5855 Charlotte Pike, 457-3136
"I guess you are looking for dim sum," the host presumed as we opened the door at Lucky Bamboo, the elaborate Chinese restaurant adjacent to K&S Market on Charlotte Pike. Our group nodded in unison, with a mixture of enthusiasm and trepidation. Previous local dim sum outings had not gone well.
Early signs were promising. The sprawling room — adorned with bamboo-cane wainscoting, murals of pandas, and a central koi pond bubbling with colorful lights and fog — buzzed with diners at 11:30 on Sunday morning, and there was the encouraging absence of an all-you-can-eat Vegas-style steam-table buffet. As we walked to a table in the back corner, near an elevated stage, the clicking of chopsticks and the clattering of metal carts punctuated a reassuring din of Asian-accented conversations.
Within a blink, a server took our drink order, and before we knew it, a cart arrived to offer taro pie and panko-encrusted fried shrimp. There, under lazy ceiling fans and the painted gaze of bamboo-noshing pandas, ended the long, dark winter of our dim-sum drought.
If you have never experienced dim sum — a traditional Chinese morning meal and a culinary hallmark of Chinatowns around the globe — think of it as roving tapas. Servers circulate the room with pushcarts, stopping at each table to display their edible wares. Some carts may have a selection of tender salted duck leg and gelatinous bronzed chicken feet, while others may have beef tendon and pork dumplings. If you like the merchandise, you take a serving, which often includes two bite-sized portions in a metal steamer basket. If you don't like what you see, you wait for the next cart to come by. When the server gives you a plate, which usually contains two small items, she stamps the menu at your table and tallies all the stamps when you're finished. (The tradition of counting the spent plates to determine the total does not hold at Lucky Bamboo, so don't bother trying to hide your empties.)
For dim sum virgins, pacing can be a problem. With so many exotic delicacies circling the room, emanating tantalizing contrails of steam and seductive aromas, there's the danger of filling up before you've even seen everything. You may be perfectly content eating a dozen fluffy, sweet char siu bao, but to make the most of your two-hour window, don't be greedy. Say yes to everything that comes around — even the chicken feet and beef tendon — but take just enough so that everyone at the table gets a taste and you can identify your favorites. Then, if you still want that dozen sweet fluffy steamed pork buns, you can hijack a whole cart later. (Unlike dining experiences in which pricing determines how much you eat, the dim sum at Lucky Bamboo is so affordable — plates are about $2 each — you'll have to rely on your waistband or the clock to know when to stop.)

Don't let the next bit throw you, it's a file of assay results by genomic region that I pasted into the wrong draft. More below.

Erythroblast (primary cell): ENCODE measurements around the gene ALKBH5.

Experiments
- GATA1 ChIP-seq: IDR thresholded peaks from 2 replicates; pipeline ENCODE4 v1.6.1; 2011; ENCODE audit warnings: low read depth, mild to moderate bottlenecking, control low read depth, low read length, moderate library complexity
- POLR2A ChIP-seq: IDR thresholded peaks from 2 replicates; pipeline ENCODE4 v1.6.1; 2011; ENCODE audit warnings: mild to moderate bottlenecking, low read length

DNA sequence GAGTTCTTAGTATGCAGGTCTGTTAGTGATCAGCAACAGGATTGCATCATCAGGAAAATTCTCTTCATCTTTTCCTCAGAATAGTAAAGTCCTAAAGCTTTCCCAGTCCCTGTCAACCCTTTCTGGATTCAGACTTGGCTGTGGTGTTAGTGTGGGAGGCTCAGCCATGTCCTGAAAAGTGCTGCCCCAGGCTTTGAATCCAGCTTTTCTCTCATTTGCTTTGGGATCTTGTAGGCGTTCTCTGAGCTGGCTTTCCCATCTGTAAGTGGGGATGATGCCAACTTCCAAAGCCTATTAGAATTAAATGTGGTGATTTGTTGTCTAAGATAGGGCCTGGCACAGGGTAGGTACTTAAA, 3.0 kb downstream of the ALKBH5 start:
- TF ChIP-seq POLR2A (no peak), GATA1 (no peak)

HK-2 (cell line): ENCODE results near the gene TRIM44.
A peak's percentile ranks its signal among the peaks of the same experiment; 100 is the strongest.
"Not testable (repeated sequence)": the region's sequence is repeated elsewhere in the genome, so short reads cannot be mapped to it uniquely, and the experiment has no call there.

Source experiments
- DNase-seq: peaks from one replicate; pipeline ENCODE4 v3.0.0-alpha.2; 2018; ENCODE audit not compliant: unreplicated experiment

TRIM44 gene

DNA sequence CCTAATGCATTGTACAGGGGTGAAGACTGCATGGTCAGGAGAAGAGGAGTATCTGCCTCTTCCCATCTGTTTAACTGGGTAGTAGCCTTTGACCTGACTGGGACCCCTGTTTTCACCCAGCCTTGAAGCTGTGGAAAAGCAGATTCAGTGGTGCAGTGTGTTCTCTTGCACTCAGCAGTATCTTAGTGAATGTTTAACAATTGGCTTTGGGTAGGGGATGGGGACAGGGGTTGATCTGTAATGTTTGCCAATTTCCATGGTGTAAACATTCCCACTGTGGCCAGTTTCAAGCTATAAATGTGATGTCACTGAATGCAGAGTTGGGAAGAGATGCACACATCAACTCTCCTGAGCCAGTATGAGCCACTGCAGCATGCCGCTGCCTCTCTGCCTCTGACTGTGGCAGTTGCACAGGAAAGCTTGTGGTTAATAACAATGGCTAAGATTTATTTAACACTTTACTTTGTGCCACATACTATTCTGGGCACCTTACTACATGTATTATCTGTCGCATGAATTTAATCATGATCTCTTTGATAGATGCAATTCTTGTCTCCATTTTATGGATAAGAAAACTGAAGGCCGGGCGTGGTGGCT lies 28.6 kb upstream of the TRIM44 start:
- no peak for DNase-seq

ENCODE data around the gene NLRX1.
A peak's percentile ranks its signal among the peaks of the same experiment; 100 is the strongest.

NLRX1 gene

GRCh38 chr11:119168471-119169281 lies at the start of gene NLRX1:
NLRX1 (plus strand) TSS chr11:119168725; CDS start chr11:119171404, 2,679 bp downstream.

In the center of the table a doubled-bowl dish holds dipping sauces for the range of dumplings stuffed with shrimp, pork and beef. The soy-based Chinese five-flavor sauce and stinging chili dip added a welcome bite to the delicate steamed rice wrappings.
Along the way, you might discover plump steamed fish balls. The spongy globes in a pool of golden broth look like the marriage of matzoh ball soup and gefilte fish. Furthermore, they raise the question: "If Chinese fish balls can be this delicious, why don't we demand more of gefilte fish?"
Be nice to the server doling out banana leaf packets. Once you unfold the steamed foliage to reveal a sweet, mild medley of sticky rice and minced chicken — you'll want her to stay close.
Don't miss the cart peddling plates of thinly sliced beef laced with chili and strewn with green onions and cilantro. Or the roasted eggplant stuffed with shrimp, which look like tiny ballet slippers but melt in the mouth like custard. Or the flaky puff pastry stuffed with pork in sweet barbecue sauce. Or sesame balls encrusted with crisp deep-fried seeds.
Just as quickly as the flood of delicacies arrives, it may dry up. On our visit, we experienced a lull when no carts approached us. Given the crowd in the dining room, it wasn't hard to imagine a bottleneck in the kitchen. Timing the preparation of so many intricate items must be a logistical challenge. But Lucky Bamboo recovered quickly, after just enough of a hiatus to let our food settle. (Perhaps the break was part of an overall pacing strategy.)
When it was all said and done, the only thing missing from our meal was vegetables. With the exception of glistening braised Chinese broccoli, which the server dipped into a vat of hot broth on the cart before he placed it on it the plate, all our dishes were meat- and starch-based. Sure, we thought we were biting into a stir-fry of beef and caramelized onions, but those glassy strips weren't onions after all — they were chewy beef tendon tossed with chili, scallions and cilantro.
There's plenty of time for vegetables. Lucky Bamboo serves a lengthy roster of Chinese food during the week, brimming with bell peppers, mushrooms, carrots, bamboo shoots and broccoli in familiar dishes such as moo goo gai pan and moo shi pork. But the exotic beauty of dim sum comes around only on the weekend — you might as well enjoy it when you can.
Lucky Bamboo serves lunch and dinner daily, with dim sum service 10 a.m. to 3 p.m. Saturday and Sunday.